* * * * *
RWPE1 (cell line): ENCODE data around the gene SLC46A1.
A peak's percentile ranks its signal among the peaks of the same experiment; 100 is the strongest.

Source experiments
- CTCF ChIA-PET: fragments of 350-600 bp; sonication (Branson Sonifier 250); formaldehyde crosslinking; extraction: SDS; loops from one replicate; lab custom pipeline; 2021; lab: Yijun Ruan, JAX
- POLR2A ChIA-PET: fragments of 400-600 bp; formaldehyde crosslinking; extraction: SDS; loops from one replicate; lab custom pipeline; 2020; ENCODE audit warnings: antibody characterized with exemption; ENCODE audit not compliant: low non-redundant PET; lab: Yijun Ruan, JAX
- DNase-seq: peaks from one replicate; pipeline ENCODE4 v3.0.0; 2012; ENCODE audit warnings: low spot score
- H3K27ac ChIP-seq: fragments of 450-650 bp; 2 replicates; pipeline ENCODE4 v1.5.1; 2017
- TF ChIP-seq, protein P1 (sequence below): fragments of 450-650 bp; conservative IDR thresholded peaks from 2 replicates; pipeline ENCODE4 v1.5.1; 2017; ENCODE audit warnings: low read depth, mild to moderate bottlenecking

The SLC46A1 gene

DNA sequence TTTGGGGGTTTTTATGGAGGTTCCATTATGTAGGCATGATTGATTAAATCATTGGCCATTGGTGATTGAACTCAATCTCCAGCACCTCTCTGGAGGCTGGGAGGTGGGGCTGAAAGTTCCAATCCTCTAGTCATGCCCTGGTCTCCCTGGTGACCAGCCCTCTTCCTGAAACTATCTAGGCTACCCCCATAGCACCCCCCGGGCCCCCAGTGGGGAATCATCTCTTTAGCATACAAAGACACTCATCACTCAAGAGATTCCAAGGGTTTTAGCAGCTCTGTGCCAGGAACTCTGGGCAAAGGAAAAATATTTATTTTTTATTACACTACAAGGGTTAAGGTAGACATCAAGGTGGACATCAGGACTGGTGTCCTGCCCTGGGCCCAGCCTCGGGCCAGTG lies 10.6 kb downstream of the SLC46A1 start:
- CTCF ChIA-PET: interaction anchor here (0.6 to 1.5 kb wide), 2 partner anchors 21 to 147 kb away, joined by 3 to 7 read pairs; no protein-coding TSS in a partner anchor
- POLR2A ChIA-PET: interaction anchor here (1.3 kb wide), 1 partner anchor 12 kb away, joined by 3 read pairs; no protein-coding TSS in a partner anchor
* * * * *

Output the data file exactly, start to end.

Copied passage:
RWPE1 (cell line): ENCODE data around the gene SLC46A1.
A peak's percentile ranks its signal among the peaks of the same experiment; 100 is the strongest.

Source experiments
- CTCF ChIA-PET: fragments of 350-600 bp; sonication (Branson Sonifier 250); formaldehyde crosslinking; extraction: SDS; loops from one replicate; lab custom pipeline; 2021; lab: Yijun Ruan, JAX
- POLR2A ChIA-PET: fragments of 400-600 bp; formaldehyde crosslinking; extraction: SDS; loops from one replicate; lab custom pipeline; 2020; ENCODE audit warnings: antibody characterized with exemption; ENCODE audit not compliant: low non-redundant PET; lab: Yijun Ruan, JAX
- DNase-seq: peaks from one replicate; pipeline ENCODE4 v3.0.0; 2012; ENCODE audit warnings: low spot score
- H3K27ac ChIP-seq: fragments of 450-650 bp; 2 replicates; pipeline ENCODE4 v1.5.1; 2017
- TF ChIP-seq, protein P1 (sequence below): fragments of 450-650 bp; conservative IDR thresholded peaks from 2 replicates; pipeline ENCODE4 v1.5.1; 2017; ENCODE audit warnings: low read depth, mild to moderate bottlenecking

The SLC46A1 gene

DNA sequence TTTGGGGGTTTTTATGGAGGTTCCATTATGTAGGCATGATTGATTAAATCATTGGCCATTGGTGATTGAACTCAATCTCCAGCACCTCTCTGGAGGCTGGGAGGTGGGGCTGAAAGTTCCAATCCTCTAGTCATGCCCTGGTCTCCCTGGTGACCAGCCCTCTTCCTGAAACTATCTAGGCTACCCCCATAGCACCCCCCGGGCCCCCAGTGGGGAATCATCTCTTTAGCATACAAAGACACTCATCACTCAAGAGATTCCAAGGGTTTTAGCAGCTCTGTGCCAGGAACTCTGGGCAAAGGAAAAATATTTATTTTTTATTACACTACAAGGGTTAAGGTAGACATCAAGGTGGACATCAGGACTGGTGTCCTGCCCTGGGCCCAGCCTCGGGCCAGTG lies 10.6 kb downstream of the SLC46A1 start:
- CTCF ChIA-PET: interaction anchor here (0.6 to 1.5 kb wide), 2 partner anchors 21 to 147 kb away, joined by 3 to 7 read pairs; no protein-coding TSS in a partner anchor
- POLR2A ChIA-PET: interaction anchor here (1.3 kb wide), 1 partner anchor 12 kb away, joined by 3 read pairs; no protein-coding TSS in a partner anchor